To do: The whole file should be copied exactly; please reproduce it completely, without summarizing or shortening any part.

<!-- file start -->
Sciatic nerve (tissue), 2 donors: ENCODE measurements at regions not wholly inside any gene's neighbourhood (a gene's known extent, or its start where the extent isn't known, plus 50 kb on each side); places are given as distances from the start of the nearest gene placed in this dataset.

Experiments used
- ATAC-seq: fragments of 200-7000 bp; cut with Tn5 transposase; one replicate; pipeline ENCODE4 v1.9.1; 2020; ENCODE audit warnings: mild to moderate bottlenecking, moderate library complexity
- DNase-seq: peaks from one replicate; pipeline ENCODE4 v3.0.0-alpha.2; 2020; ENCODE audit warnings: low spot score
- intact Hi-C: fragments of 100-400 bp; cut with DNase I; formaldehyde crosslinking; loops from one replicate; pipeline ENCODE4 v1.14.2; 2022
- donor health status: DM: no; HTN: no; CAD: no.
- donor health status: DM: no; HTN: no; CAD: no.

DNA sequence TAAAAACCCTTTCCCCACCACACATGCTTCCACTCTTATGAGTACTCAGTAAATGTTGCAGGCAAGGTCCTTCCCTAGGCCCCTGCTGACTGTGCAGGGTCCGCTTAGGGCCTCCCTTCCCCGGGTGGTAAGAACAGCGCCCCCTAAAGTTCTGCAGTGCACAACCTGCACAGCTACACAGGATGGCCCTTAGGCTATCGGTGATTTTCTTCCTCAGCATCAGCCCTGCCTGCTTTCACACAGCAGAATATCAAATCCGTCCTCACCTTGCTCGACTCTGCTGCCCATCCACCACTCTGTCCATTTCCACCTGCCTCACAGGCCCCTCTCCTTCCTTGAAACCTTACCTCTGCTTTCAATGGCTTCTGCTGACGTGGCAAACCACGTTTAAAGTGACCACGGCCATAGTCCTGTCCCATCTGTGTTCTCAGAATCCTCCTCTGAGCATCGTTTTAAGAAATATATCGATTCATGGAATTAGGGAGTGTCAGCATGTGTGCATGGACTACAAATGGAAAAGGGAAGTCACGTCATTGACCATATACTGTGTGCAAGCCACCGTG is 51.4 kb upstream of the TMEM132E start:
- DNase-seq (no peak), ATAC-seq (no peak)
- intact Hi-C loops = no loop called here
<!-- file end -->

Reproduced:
Sciatic nerve (tissue), 2 donors: ENCODE measurements at regions not wholly inside any gene's neighbourhood (a gene's known extent, or its start where the extent isn't known, plus 50 kb on each side); places are given as distances from the start of the nearest gene placed in this dataset.

Experiments used
- ATAC-seq: fragments of 200-7000 bp; cut with Tn5 transposase; one replicate; pipeline ENCODE4 v1.9.1; 2020; ENCODE audit warnings: mild to moderate bottlenecking, moderate library complexity
- DNase-seq: peaks from one replicate; pipeline ENCODE4 v3.0.0-alpha.2; 2020; ENCODE audit warnings: low spot score
- intact Hi-C: fragments of 100-400 bp; cut with DNase I; formaldehyde crosslinking; loops from one replicate; pipeline ENCODE4 v1.14.2; 2022
- donor health status: DM: no; HTN: no; CAD: no.
- donor health status: DM: no; HTN: no; CAD: no.

DNA sequence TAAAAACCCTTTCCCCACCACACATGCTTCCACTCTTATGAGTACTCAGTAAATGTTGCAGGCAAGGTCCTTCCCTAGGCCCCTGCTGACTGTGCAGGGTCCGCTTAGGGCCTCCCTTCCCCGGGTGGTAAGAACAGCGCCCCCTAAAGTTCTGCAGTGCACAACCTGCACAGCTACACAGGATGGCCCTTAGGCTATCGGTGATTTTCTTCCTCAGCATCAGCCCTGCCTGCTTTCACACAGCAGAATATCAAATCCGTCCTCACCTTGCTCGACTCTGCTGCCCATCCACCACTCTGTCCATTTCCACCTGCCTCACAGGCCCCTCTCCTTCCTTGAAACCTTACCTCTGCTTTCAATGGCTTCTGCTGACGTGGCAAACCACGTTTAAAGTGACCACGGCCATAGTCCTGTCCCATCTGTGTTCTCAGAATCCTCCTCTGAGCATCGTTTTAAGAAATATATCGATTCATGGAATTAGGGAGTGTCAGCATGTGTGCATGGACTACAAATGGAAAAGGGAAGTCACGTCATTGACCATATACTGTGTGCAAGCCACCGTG is 51.4 kb upstream of the TMEM132E start:
- DNase-seq (no peak), ATAC-seq (no peak)
- intact Hi-C loops = no loop called here